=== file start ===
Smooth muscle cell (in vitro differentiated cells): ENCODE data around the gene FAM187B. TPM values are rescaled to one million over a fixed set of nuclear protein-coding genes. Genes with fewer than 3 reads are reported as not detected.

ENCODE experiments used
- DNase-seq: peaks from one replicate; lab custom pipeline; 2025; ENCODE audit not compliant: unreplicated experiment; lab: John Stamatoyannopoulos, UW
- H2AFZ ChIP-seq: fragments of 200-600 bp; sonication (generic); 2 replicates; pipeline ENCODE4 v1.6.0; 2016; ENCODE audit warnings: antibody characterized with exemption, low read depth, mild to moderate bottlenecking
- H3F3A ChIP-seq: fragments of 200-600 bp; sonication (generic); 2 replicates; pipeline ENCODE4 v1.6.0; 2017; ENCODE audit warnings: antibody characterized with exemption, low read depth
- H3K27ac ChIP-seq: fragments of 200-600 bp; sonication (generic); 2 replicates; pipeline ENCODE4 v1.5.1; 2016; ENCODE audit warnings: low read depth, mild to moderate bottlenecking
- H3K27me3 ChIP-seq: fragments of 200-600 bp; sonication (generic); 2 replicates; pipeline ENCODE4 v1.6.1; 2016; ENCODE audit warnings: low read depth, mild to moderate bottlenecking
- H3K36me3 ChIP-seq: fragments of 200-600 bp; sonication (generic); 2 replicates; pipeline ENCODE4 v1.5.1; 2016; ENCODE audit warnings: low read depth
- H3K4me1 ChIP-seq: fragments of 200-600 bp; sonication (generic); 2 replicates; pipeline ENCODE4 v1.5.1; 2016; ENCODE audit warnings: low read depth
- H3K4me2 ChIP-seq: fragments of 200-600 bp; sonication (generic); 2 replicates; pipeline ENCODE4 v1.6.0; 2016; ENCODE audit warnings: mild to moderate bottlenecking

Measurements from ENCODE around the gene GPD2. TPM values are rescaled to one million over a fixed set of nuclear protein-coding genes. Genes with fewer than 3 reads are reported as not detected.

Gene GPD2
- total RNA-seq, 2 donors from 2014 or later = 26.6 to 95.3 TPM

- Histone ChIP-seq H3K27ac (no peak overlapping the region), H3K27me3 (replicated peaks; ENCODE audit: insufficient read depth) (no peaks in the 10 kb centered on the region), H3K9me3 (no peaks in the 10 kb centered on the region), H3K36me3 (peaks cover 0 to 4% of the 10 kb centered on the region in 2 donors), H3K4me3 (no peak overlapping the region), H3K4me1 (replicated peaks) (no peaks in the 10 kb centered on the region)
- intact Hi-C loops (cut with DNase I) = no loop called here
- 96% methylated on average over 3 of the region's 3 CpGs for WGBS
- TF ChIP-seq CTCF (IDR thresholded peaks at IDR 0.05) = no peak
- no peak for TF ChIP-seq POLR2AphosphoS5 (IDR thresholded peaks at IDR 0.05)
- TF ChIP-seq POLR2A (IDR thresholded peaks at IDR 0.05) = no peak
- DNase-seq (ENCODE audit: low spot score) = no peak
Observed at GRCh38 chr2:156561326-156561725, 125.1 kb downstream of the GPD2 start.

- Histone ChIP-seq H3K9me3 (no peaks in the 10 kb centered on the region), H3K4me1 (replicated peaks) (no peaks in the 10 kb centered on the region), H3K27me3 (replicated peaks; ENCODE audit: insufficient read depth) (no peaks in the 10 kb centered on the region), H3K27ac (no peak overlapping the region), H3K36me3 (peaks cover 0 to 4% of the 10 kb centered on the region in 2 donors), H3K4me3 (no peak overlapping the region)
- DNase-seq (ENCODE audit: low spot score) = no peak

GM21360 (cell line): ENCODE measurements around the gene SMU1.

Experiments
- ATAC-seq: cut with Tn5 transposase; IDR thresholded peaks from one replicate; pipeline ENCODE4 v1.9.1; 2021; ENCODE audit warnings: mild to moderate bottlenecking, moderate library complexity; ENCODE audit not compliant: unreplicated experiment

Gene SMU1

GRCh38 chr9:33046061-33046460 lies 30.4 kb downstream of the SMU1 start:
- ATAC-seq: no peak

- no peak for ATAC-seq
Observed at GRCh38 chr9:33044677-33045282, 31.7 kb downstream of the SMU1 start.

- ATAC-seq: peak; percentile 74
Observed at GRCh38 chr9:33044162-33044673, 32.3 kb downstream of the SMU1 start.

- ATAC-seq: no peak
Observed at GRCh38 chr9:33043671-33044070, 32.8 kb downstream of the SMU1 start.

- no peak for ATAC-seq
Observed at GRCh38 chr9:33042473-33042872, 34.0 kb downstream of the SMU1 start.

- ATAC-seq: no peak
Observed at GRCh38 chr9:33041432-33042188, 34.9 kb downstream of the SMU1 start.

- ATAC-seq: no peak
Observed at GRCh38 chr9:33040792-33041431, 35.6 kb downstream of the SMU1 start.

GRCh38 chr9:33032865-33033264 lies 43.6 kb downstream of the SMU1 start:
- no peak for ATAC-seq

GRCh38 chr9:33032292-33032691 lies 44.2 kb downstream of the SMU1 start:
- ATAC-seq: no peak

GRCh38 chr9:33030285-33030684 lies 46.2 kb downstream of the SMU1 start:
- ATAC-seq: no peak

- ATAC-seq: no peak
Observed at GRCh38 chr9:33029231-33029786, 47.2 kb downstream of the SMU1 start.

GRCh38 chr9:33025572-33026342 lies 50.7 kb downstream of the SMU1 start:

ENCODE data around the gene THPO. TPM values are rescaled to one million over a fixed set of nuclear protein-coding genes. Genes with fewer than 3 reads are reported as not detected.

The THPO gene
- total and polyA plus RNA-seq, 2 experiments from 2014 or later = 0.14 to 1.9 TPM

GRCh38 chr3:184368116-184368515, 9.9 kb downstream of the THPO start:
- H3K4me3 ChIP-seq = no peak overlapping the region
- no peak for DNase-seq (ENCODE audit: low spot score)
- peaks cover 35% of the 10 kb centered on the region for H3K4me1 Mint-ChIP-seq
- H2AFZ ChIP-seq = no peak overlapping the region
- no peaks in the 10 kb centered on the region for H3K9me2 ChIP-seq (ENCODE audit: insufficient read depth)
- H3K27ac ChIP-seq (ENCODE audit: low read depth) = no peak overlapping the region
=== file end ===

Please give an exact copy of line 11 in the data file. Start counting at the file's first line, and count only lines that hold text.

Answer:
Measurements from ENCODE around the gene GPD2. TPM values are rescaled to one million over a fixed set of nuclear protein-coding genes. Genes with fewer than 3 reads are reported as not detected.